Review: “Once in a Lifetime” (Strawdog Theatre Company)

Michael Dailey, Scott Danielson, and Kat McDonnell/Photo: Tom McGrath
Michael Dailey, Scott Danielson, and Kat McDonnell/Photo: Tom McGrath

Show: Once in a Lifetime

Company: Strawdog Theatre

Venue: Strawdog Theatre

Die Roll: 8

Generally, I am a bit saddened by the fact that Strawdog Theatre will no longer be a mainstay of the Northeast corner of Lakeview anymore.  When their current show closes, that will be that.  They will return to the ranks of itinerant companies here in Chicago.  Granted, unlike most itinerant groups that often struggle to find places for their shows, Strawdog landed on their feet as a temporary resident company of the new Factory stage in Rogers Park next to the Howard Red Line stop.  That’s where they’ll be doing their good works starting next season.

In the meantime, they are offering a comedy by George S. Kaufman and Moss Hart.  “Once in a Lifetime” is not the classic that Kaufman & Hart’s collaboration brought us with “You Can’t Take It With You”, but it is a solid comedic play about the birth of Hollywood and the rise of the studio system in the days of the talkies (read: late 1920s/early 1930s).  The play was written in 1930, just three years after Al Jolson’s “Jazz Singer” made its debut.  So, at the time it was a very topical lampooning of the show business industry.  Now, it amounts to a bit of dated nostalgia that is fun to revisit, but isn’t really pushing any boundaries.

Perhaps that is the point in doing the show at this time in Strawdog’s trajectory.  It is fun to look nostalgically at something that has a relevant past, which may not be currently pushing any boundaries, but will also endure for many years to come.

Scott Danielson, Kat McDonnell, and Michael Dailey/Photo: Tom McGrath
Scott Danielson, Kat McDonnell, and Michael Dailey/Photo: Tom McGrath

Damon Kiely puts together a show that is very sharp in its presentation.  Every bit of every moment is precisely choreographed, not only the scenes, but the scene changes, too.  While the action of the play takes place in the 1920s, the soundtrack for this production is anachronistically lodged firmly in the years between 2009 through 2011 (although one of the songs, “When I’m Gone”, is actually originally from 1930 despite being recently popularized by Anna Kendrick’s recording).

All of the music is performed by the acting ensemble to cover the transitions between the scenes.  They become a vaudevillian olio which ia just as much of the action of the production as the real scenes themselves.  And, in a fun/snarky way, they often comment on the action of the show.  The aforementioned “When I’m Gone” comes as one major character, May (Kathleen McDonnell), moves on to the next part of her life.

Scott Danielson and Kat McDonnell/Photo: Tom McGrath

Mike Dailey and Scott Danielson round out the play’s primary roles as Jerry and George, respectively.  Along with May, Jerry and George go from being two-bit Vaudevillians at the tail end of a not-too-promising career, to running an elocution school for actors in California. A ridiculously large set of characters cross their paths and the stage, and they are played by a creatively capable cast that embraces the variety with gusto.  Every member of this cast was perfectly suited for their roles, but the two who I feel I must hold up to celebrate are Anderson Lawfer and Michaela Petro.  One of the best things about this play was to see what these two actors would come onstage as next.  Sure, they played a couple of has-been starlets who couldn’t effectively make it in the new days of films with sound, but they also made a gaggle of other oddball characters come alive, often for just one cross lasting 20 seconds or less.  It is a cool thing to watch actors who can create characters for quickly and fully.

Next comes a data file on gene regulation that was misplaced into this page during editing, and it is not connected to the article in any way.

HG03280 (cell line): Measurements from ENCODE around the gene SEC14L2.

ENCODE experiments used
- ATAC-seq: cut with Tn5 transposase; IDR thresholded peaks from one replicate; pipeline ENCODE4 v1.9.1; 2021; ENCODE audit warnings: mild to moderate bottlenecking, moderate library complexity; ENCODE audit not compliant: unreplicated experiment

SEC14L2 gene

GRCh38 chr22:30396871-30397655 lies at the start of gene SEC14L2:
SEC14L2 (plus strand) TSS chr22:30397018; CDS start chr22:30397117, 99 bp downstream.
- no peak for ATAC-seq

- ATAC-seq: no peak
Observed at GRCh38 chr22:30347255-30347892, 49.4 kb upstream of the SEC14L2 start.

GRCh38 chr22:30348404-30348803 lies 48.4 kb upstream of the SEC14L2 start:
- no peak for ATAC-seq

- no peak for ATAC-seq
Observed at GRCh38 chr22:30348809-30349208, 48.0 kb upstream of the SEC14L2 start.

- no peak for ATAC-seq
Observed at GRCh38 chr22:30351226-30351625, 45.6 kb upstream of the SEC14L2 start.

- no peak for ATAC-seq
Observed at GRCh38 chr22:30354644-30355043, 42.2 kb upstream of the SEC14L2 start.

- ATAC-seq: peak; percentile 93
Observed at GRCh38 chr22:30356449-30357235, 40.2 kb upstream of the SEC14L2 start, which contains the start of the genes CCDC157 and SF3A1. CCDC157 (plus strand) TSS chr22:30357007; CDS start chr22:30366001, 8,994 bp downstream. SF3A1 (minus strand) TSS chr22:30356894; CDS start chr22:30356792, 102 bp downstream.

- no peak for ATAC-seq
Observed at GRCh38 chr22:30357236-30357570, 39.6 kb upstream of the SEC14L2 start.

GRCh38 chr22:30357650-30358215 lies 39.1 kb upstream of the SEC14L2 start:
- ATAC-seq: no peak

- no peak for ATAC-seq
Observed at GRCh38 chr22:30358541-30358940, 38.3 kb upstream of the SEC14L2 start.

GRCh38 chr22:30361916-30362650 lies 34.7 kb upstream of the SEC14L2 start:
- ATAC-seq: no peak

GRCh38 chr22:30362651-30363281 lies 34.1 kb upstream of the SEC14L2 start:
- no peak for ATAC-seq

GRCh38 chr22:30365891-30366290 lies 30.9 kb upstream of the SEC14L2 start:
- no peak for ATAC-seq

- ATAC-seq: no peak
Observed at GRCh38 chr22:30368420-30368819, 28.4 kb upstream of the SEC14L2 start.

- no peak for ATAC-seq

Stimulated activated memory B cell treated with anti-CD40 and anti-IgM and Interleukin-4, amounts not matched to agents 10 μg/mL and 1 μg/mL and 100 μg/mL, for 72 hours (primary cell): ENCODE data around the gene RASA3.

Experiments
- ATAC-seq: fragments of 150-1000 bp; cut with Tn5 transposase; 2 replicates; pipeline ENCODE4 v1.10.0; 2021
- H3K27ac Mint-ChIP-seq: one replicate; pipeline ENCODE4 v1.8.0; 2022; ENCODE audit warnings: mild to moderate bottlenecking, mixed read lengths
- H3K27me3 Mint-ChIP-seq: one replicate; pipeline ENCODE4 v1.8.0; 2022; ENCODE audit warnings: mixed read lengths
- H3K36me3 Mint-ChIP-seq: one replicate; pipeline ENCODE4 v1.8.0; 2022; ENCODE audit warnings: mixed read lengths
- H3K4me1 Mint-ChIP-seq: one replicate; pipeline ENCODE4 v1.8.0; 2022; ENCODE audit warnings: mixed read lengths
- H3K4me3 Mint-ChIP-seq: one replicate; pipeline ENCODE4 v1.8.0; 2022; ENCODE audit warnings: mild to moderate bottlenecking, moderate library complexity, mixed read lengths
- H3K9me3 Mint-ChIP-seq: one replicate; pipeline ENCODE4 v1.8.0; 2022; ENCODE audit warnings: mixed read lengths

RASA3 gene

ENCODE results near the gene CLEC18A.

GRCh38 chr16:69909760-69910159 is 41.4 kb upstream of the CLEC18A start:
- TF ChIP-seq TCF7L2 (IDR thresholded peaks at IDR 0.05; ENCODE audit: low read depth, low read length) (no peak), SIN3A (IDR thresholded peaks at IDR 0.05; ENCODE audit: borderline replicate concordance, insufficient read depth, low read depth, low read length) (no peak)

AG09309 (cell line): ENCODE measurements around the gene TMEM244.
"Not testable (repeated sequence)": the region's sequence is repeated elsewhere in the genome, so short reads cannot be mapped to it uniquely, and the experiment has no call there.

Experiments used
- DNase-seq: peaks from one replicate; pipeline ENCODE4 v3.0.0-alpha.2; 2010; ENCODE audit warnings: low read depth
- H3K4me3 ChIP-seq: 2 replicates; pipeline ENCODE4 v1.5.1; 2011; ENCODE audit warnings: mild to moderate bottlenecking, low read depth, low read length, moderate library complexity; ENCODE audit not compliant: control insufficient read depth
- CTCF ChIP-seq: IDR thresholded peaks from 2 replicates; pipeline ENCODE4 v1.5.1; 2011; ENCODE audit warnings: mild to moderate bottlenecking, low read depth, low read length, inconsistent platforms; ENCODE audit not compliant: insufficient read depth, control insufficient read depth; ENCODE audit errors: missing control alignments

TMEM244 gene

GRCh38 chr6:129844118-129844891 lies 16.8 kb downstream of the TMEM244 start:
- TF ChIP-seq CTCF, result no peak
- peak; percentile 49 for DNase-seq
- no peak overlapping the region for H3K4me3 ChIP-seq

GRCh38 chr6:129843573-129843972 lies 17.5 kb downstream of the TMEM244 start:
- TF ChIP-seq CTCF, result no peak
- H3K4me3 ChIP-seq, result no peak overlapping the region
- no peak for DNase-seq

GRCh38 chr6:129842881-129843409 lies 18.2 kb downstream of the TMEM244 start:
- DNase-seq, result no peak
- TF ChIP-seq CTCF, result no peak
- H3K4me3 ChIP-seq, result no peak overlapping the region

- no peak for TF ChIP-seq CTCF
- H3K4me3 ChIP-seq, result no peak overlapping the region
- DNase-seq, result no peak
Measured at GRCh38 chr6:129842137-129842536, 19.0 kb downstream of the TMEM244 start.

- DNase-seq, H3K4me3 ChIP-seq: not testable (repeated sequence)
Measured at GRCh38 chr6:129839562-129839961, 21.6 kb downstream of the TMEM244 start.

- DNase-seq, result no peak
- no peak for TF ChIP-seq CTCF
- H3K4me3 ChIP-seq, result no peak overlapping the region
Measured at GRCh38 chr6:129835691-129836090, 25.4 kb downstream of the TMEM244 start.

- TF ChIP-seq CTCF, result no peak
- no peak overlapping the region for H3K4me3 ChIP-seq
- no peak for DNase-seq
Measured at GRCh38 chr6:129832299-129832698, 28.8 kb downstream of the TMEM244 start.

As the play comes to an end, there is a rendition of Miley Cyrus’s “Wrecking Ball” which seems to be staged to represent the impending destruction of the building wherein this production takes place.  It’s one bit of contemporary comment sneaked into a show that otherwise is an intriguing hodgepodge of old and not-so-old nostalgic performances that pay homage to what has been a solid run on Chicago’s own Broadway.

TEN WORD SUMMARY: Fitting end for old venue.  Well executed.  Fluffy, inane fun.

DICE RATING: d12 — “Heckuva Good Show”

Review: “In The Time of the Butterflies” (Teatro Vista)

Flavia Martínez, Ayssette Muñóz, Rinska Carrasco, and Sari Sánchez/Photo: Joel Maisonet
Flavia Martínez, Ayssette Muñóz, Rinska Carrasco, and Sari Sánchez/Photo: Joel Maisonet

Show: In The Time of the Butterflies

Company: Teatro Vista

Venue: Victory Gardens Theater (2433 N Lincoln Ave)

Die Roll: 18

“In The Time of the Butterflies” begins with a dance and ends with a song. In between these musical moments lie arguments about sacrifice and purpose, along with tense political confrontations that result in imprisonment and execution. One might think this a strange mix of elements, but the drama is equally well-served by poetry and radical calls for change.

Teatro Vista’s Chicago premiere, adapted by Caridad Svich from Julia Álvarez’s fictionalized account of real-life events, concerns the present and past of Dedé Mirabal (portrayed as an adult by Charin Álvarez and as a young woman by Rinska Carrasco). An American writer, also played by Carrasco, has come to the Dominican Republic to hear the story of Dedé’s sisters — known by legend and code as “the butterflies” — who lost their lives while working to unseat dictator Rafael Trujillo during the 1960’s. Dedé recounts the birth of Minerva’s (Flavia Martínez) fiery activism, the simmering conflict within the grieving Patria (Sari Sánchez), and the burgeoning political beliefs of Mate (Ayssette Muñóz). Meanwhile, the writer struggles with whether or not she is capable of doing justice to the Mirabals’ experiences.